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3 Contributions to Science Education and Lifelong Learning Biological collections are powerful educational assets for learners of all ages, backgrounds, skills, and perspectives. They provide a tangible platform that can draw people into lifelong learning—ongoing efforts to foster, develop, and expand one’s knowledge and skills—whether through formal education, employment in science, technology, engineering, and medicine (STEM), or by pursuing personal interests throughout life. Biological collections are intrinsically multidisciplinary in nature so they can help individuals learn integrative thinking. The use of specimens and their associated data, in educational curricula and informal experiences, can help students and members of the public explore not only biology and biodiversity but also central concepts in science. Such ideas range from the basic principles of the scientific method (e.g., hypothesis testing, verification, replication, and data extrapolation), to methods that help scientists make sense of complexity to the promise and challenges of data-driven discovery. By facilitating learning across a wide range of disciplines in formal and informal environments, biological collections can deepen subject-matter expertise and stimulate integrative and generative thinking which can link disciplines from the sciences to humanities and the arts (Balengee, 2010; Ho and Cook, 2013; Powers et al., 2014). Educators also leverage biological collections to drive inquiry-based learning 1 in order to improve skills necessary throughout life such as critical thinking, management, data interpretation, and problem-solving (NRC, 1996). Finally, biological collections empower people from all walks of life, to connect to and learn about nature (Mujtaba et al., 2018; Soul et al., 2018), building wonder and providing a source of inspiration and appreciation for the natural world. This chapter outlines some of the historical and contemporary uses of biological collections in STEM education and lifelong learning. It also touches on basic approaches to evaluating and consistently measuring the impact of biological collections on education and learning. INCREASING STUDENT KNOWLEDGE AND UNDERSTANDING IN FORMAL EDUCATION SETTINGS Biological collections offer a wide range of opportunities to enhance evidence-based approaches in formal STEM teaching and learning. Because biological collections are tangible, they can provide a natural entry point to biology and biodiversity for kindergarten through grade 12 (K–12), undergraduate, and graduate students who may have limited experiences in nature, through the use of high-quality and developmentally appropriate inquiry-based curricula. Students are attracted to these authentic and tangible resources as they engage in the process of scientific discovery and prepare to design and conduct their own research (NASEM, 2019; NRC, 2012, 2015). There are many examples of how biological collections can be incorporated into classroom curricula or as a means to provide research experience: educational kits, classroom visits, field trips, summer camps, online courses, tutorials, blogs, and teacher workshops are a few of the educational tools 1 Inquiry-based learning is a student-centered learning and teaching approach in which students’ questions (inquiries) and ideas are prioritized—they “pose questions about the natural world and investigate phenomena; in doing so, students acquire knowledge and develop a rich understanding of concepts, principles, models, and theories” (NRC, 1996, p. 214). Prepublication Copy 59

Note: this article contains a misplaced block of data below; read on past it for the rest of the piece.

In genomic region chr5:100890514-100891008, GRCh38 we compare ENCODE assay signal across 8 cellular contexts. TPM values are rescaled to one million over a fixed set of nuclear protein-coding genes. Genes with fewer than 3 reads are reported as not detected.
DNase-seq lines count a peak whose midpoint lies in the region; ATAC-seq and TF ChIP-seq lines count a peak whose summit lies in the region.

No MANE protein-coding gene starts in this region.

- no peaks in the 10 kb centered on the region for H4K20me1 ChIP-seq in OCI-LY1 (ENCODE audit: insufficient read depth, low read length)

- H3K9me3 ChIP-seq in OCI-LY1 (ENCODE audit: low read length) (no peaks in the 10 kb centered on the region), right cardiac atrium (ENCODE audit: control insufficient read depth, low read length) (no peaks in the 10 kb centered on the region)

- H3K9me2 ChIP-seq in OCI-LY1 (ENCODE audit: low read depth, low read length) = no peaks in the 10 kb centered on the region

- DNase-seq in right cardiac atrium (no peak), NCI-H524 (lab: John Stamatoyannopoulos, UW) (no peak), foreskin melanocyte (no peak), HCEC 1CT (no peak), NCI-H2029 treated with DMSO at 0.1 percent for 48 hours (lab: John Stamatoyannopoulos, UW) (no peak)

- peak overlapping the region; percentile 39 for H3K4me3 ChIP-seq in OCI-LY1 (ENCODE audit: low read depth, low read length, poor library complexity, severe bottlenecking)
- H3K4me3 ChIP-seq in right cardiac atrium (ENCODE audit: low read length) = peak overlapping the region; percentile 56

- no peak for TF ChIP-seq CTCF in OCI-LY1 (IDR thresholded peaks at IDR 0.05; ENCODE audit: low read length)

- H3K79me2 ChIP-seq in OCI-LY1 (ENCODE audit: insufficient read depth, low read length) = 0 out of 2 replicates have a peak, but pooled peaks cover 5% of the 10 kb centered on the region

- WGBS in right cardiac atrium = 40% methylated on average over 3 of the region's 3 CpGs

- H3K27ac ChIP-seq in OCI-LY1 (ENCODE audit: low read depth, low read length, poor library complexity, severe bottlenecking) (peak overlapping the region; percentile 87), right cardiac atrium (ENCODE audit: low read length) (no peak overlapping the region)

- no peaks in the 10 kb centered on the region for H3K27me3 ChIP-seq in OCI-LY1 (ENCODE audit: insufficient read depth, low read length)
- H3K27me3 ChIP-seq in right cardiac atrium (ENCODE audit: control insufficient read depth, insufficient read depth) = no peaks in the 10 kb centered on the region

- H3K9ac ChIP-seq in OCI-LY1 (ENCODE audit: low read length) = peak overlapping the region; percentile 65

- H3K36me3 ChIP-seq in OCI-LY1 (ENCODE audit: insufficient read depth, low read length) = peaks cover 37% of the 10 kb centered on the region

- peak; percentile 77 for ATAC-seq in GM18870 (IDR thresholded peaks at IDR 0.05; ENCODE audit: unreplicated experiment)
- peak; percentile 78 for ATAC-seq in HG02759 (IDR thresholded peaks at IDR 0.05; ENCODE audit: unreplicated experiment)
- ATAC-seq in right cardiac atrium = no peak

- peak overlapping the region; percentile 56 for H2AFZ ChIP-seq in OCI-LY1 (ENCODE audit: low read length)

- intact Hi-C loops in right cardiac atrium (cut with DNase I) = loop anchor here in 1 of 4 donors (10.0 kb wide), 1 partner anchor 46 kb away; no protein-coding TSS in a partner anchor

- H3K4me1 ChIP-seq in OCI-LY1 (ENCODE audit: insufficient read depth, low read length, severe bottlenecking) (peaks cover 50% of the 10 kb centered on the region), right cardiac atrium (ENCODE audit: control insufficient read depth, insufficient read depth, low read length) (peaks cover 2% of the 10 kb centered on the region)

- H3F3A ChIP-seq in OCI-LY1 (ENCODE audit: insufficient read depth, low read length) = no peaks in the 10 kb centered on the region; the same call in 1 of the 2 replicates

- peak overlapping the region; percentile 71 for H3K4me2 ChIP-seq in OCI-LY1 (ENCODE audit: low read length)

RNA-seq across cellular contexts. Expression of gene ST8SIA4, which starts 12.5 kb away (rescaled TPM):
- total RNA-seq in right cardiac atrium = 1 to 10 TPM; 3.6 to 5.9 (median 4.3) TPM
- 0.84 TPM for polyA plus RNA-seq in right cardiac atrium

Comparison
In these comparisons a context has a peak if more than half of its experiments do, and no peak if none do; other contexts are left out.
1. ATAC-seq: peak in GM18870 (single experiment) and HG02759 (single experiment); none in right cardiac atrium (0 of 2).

Biological Collections: Ensuring Critical Research and Education for the 21st Century and programs created by biological collections staff. 2,3 For example, the Arabidopsis Biological Research Center (ABRC) at The Ohio State University develops and distributes kits to be used in K–12 and undergraduate classroom settings for students to learn about plant biology and topics such as genetics and gene expression, development, inheritance, hormone physiology, biological responses to the environment, and bioinformatics (see Box 3-1). The University of Texas Culture Collection of Algae and the Chlamydomonas Resource Center are examples of living stock collections that offer educational kits. However, developing and distributing living organisms for education tends to be the domain of for-profit biological supply companies, and not an activity of many living stock collections. Many of the universities housing biological collections incorporate the specimens and their associated data into a wide variety of science courses, from introductory classes to advanced directed studies, to enhance lessons about topics such as genetics, physiology, anatomy, adaptation, evolution, biodiversity, and environmental change. Such courses also afford students the opportunity to learn about organisms and organismal interactions (e.g., symbioses, community structure). BOX 3-1 Arabidopsis in the Classroom (top left, top right, and bottom left) images courtesy of James Mann; Arabidopsis Biological Resource Center. (bottom left) image courtesy of Marcelo Pomeranz; Arabidopsis Biological Resource Center In addition to distributing genetic resources for the research community, the mission of the Arabidopsis Biological Research Center (ABRC) at The Ohio State University is to “bridge the gap between Arabidopsis research and its utilization in kindergarten through college classrooms.” With funding from the American Society of Plant Biologists (ASPB) and NSF, ABRC’s outreach program released 20 education kits designed for use in K–12 and college-level instruction, along with a variety of other educational tools and programs. Six of the kits, known collectively as Translating Research on Arabidopsis Into a Network of Educational Resources (TRAINED), were developed and tested by ABRC staff. These kits are provided free of charge; most seed stocks are also provided free of charge to K–12 schools. Kits include downloadable materials—specifically, in-depth, ready-to-teach lab protocols and supporting materials, such as instructional videos and datasheets for conducting the outlined experiments. A subset of the available kits has been further developed by ABRC as part of its Greening the Classroom program. 2 See http://www.usccn.org/methods/Pages/default.aspx. 3 See http://nscalliance.org/wordpress/wp-content/uploads/2010/01/nsceducate.pdf. 60 Prepublication Copy